What Is the Full Form of LLC?: Everything You Need to Know
What is the full form of LLC? An LLC is a legal business entity derived from other business structures.3 min read
What is the full form of LLC? An LLC is a legal business entity derived from other business structures. It offers its members the same protection a corporation provides its shareholders minus the complexity. An LLC is the recommended framework for small businesses because it is less complicated than a corporation.
What Is a Legal Structure
A legal structure is formed at the state or federal level. These entities are sometimes recognized outside of the jurisdiction they were created. A company's legal structure is based on the following:
- The business type.
- Number of members, shareholders, or owners.
- Liability risk.
- Organizational structure.
- Authority level.
You can identify an incorporated company based on its name — it usually includes Inc. Incorporated companies are legal entities aside from their owners. It protects its shareholders (the owners) from liability in lawsuits or judgments brought against the company. It also lives on past its owners. Corporations are well suited for large companies.
Limited companies are structures used in Europe and Canada. A limited company does the following:
- Shields its lawful members from liability from company debt.
- Is double-taxed — the company pays taxes on profits, and the owners pay income tax.
- Limits owners to the amount of their investment for company debt.
- Has a pay-as-you-earn system for these companies in England.
Limited Liability Company
A limited liability company (LLC) is a hybrid of several other entities. It enjoys the liability protection like a corporation and pass-through taxation like a sole proprietor or a partnership. LLCs files only informational tax returns while their members report profits and losses on their individual tax returns.
How to Create an LLC
- Choose a name, and if your state's secretary of state allows you to do so, reserve it.
- Create and file your articles of incorporation. If your state requires you to put a notice in the paper announcing your intention to form an LLC, you must do that as well.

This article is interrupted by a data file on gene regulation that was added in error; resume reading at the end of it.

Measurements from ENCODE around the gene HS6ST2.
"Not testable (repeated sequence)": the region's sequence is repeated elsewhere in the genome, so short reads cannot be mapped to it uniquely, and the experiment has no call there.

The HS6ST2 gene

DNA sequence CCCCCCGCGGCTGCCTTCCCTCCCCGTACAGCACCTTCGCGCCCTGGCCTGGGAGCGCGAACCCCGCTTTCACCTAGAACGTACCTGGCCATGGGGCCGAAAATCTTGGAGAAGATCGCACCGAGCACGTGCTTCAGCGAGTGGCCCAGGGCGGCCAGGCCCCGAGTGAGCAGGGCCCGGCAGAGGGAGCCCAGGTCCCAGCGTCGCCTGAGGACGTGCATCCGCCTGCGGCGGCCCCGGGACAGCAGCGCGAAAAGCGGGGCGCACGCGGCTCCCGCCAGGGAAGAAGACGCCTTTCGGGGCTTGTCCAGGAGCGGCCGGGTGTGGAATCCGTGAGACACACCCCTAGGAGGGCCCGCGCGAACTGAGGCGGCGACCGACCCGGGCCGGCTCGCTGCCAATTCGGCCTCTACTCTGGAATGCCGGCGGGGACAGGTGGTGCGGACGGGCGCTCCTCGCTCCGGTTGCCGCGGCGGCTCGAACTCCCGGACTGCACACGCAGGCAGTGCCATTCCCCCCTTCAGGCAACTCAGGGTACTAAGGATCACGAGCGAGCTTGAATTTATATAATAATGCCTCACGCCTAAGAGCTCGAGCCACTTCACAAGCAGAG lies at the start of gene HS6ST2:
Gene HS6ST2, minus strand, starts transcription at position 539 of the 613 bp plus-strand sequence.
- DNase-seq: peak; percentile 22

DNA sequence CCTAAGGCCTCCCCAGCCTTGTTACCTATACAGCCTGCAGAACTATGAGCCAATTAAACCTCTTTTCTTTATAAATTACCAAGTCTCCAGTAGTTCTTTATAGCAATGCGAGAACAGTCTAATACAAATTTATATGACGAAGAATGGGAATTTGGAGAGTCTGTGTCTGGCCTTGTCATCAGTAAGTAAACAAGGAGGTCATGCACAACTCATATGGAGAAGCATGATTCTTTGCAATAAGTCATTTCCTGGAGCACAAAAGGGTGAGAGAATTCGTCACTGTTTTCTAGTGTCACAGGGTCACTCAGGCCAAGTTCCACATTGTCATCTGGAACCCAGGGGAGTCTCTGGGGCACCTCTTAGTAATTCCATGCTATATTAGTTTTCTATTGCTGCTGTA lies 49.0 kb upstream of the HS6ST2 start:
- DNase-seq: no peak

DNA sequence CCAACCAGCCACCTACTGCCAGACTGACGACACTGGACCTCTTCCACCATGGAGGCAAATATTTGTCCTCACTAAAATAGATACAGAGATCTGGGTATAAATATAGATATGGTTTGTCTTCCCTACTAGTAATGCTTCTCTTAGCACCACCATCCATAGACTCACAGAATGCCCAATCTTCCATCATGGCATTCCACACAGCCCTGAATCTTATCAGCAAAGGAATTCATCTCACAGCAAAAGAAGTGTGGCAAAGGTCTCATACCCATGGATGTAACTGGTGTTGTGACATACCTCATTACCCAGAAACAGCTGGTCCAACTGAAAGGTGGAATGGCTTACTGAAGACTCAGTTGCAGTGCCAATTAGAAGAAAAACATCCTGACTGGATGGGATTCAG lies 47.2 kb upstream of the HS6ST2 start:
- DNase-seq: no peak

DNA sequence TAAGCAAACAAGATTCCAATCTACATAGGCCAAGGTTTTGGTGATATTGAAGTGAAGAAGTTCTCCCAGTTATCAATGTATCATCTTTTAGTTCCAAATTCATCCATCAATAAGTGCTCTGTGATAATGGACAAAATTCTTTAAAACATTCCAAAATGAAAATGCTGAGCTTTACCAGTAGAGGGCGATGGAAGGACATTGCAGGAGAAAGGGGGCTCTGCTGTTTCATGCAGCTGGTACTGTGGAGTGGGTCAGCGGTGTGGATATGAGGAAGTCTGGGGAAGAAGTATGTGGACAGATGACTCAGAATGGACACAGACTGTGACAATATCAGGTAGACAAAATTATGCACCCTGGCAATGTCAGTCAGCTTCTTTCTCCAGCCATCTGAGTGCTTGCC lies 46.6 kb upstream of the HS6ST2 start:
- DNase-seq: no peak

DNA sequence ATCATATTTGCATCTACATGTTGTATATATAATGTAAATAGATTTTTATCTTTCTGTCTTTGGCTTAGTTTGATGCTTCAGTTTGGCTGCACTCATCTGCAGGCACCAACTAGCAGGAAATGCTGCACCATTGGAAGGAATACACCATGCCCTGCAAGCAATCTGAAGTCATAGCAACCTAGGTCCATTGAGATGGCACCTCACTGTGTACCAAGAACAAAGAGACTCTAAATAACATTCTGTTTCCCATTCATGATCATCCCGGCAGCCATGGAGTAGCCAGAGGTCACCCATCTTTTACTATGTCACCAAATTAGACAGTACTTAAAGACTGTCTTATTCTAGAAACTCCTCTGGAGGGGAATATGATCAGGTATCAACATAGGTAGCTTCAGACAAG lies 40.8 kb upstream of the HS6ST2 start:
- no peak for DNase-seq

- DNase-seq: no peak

- Decide whether your LLC is member-managed or manager managed.
- Draft an operating agreement that includes, among other things, member shares and the decision-making process.
- Obtain an employer identification number (EIN) for your business.
- Apply for any permits or licenses you need before opening your business.
What's an EIN?
An employer identification number (EIN) is a unique identifier for your legal entity. You must separate your business transactions from your personal ones, or you are at risk for nullifying your LLC. An EIN allows you to do things like open a business account in your company name.
How Does an LLC Protect You?
An LLC limits your personal losses to the amount you invested in your business. It further protects you from lawsuits and judgments brought against the LLC. If a customer slipped and fell in your store and the business cannot honor the amount given in the lawsuit, that customer cannot hold you personally responsible.
Advantages of an LLC.
- An LLC is easy to form.
- You have the flexibility to decide how it is managed and how you will handle your taxes.
- LLCs do not pay income taxes. Instead, the members include the profit and the losses on their tax return.
- You do not have to be a U.S. citizen or a permanent resident to form an LLC.
- You do have some liability protection from business debt or judgments.
- An LLC structure gives your business more creditability,
Disadvantages of Starting an LLC.
- An LLC limits your growth potential since you cannot have outside investors.
- Each state has different statutes for LLCs. This can cause challenges if you have a foreign LLC.
- LLC profits are subject to income taxes.
- LLCs require annual reporting. Check with your state to see what that means for your LLC. Most states have a yearly fee for your LLC to remain legal. Other states have an annual fee. For example, California has an $800 minimum franchise fee even if you are not profitable or active.
If you are a small business owner in need of liability protection without the complicated structure, an LLC may be the right business type for you. Make sure you understand your state laws so that you do not risk losing your LLC status.
If you need help with deciding if an LLC is right for your business, you can post your legal need on UpCounsel's marketplace. UpCounsel accepts only the top 5 percent of lawyers to its site. Lawyers on UpCounsel come from law schools such as Harvard Law and Yale Law and average 14 years of legal experience, including work with or on behalf of companies like Google, Menlo Ventures, and Airbnb